Jobs are increasingly taking centre stage in national and international policy debates, in recognition of the importance of productive employment and decent work for poverty reduction, development and social stability. While the majority of chronically poor people are economically active, the poor quality of that work, including its low pay, dangerous conditions, insecurity and irregularity means that this work frequently maintains people in poverty. ‘Decent work’ is a long way off for most people living in chronic poverty.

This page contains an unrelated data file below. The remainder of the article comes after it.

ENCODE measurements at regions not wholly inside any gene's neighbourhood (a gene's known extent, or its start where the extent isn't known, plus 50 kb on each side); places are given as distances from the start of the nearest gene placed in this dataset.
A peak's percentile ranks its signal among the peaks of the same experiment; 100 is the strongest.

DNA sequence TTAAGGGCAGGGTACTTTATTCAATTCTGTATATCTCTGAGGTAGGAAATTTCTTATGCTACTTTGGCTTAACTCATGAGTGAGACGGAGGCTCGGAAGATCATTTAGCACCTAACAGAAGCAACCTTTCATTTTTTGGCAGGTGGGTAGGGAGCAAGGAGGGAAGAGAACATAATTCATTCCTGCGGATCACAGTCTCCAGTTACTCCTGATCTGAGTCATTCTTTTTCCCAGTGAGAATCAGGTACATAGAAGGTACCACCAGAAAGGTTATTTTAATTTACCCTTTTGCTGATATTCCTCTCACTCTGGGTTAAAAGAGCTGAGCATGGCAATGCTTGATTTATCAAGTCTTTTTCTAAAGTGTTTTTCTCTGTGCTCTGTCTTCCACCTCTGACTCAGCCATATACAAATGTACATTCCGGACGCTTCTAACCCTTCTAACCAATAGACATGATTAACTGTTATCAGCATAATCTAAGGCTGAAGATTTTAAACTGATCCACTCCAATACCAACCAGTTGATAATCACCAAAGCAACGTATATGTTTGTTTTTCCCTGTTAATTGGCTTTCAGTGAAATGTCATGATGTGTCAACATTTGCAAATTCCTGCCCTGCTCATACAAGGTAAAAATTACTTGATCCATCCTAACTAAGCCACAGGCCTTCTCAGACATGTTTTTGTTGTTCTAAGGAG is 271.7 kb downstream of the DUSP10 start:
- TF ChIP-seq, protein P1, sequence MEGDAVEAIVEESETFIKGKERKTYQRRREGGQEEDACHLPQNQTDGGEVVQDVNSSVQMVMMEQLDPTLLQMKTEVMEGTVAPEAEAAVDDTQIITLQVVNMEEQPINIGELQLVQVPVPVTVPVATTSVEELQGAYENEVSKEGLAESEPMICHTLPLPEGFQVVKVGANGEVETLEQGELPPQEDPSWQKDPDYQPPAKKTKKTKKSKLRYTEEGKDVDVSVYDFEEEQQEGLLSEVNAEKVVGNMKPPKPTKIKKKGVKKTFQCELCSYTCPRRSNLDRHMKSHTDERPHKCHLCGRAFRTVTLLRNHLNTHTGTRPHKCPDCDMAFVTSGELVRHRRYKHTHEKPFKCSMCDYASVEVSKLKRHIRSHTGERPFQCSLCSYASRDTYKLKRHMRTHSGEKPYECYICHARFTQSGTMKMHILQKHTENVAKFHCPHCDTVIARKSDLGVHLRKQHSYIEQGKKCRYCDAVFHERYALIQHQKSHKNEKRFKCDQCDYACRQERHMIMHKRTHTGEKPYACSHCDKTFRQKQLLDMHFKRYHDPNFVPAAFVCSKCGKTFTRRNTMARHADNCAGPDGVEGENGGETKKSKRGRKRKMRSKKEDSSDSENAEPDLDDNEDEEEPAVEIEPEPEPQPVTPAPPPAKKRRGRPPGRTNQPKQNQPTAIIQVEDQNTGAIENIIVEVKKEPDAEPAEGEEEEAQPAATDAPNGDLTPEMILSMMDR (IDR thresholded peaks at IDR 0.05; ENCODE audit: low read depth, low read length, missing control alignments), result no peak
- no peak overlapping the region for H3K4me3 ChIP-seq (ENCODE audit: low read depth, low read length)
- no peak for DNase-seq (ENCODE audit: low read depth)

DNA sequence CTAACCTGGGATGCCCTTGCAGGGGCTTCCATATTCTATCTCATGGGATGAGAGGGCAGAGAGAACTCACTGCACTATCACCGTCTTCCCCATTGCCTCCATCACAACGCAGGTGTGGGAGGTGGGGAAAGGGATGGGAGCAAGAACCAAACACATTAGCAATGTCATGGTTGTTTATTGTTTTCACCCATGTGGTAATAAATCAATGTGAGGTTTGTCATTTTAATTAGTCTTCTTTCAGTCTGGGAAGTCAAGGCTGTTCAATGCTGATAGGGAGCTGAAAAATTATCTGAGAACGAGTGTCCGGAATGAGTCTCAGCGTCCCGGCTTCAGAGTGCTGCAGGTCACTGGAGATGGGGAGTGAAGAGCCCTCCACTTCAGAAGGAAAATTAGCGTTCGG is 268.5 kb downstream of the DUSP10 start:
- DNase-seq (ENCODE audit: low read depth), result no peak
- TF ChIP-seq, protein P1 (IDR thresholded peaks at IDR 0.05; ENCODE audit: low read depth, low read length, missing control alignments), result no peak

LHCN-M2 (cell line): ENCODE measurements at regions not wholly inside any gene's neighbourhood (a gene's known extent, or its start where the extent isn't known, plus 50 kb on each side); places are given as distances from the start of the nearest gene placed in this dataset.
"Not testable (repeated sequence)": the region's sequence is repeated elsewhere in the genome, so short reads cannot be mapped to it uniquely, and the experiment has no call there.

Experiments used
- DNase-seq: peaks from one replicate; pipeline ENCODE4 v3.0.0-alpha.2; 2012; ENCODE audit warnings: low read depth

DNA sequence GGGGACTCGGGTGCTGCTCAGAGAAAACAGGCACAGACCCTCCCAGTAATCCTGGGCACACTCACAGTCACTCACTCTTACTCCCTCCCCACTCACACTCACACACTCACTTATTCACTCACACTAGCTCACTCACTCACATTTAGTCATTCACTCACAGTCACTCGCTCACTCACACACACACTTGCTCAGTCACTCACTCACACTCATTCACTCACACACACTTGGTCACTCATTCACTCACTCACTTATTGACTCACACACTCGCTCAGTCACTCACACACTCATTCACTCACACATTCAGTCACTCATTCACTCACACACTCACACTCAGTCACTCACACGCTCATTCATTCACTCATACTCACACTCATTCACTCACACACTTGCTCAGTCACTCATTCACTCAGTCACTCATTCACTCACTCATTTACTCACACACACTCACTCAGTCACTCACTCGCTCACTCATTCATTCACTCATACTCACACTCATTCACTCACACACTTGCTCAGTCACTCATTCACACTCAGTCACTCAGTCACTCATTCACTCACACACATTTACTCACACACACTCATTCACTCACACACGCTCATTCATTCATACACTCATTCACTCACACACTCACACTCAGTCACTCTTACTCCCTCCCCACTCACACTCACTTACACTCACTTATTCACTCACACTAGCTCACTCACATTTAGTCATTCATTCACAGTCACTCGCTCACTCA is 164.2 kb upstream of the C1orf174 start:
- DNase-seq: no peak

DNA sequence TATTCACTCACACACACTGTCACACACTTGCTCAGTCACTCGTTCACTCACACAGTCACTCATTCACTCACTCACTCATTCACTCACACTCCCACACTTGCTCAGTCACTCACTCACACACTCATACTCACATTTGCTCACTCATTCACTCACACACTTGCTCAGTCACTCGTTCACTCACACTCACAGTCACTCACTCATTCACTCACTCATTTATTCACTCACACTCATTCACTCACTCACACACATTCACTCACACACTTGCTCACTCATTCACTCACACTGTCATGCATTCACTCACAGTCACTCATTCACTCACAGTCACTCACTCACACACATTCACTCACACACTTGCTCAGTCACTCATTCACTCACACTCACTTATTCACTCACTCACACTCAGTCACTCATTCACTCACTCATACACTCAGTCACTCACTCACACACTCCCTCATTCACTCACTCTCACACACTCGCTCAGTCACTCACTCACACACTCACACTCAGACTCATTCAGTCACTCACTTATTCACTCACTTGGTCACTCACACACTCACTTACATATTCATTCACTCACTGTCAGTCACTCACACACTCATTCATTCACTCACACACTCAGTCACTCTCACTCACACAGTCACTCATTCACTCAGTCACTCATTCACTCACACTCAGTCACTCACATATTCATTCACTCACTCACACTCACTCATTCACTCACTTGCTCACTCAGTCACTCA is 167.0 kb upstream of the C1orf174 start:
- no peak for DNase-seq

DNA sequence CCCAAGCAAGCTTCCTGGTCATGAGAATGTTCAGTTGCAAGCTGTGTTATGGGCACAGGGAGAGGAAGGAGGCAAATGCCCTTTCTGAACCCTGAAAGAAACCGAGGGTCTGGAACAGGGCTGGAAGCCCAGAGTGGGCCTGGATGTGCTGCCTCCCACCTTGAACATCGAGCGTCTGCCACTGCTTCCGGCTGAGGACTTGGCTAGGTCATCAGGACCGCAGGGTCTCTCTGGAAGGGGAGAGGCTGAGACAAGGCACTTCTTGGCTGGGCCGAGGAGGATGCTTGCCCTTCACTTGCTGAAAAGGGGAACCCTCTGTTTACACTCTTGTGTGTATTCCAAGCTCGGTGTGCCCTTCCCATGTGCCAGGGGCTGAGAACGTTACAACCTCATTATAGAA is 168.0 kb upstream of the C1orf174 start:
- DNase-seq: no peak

The challenge of improving the quality and quantity of work for chronically poor people is too important just to be left to Ministries of Labour and related institutions. This guide examines the range of policies which can be instrumental to address this challenge.
Authors: Dominik Bulla, Lucy Scott and Andrew Shepherd, Martha Chen, Pedro Martins, Davuluri Venkateswarlu and Jill Wells.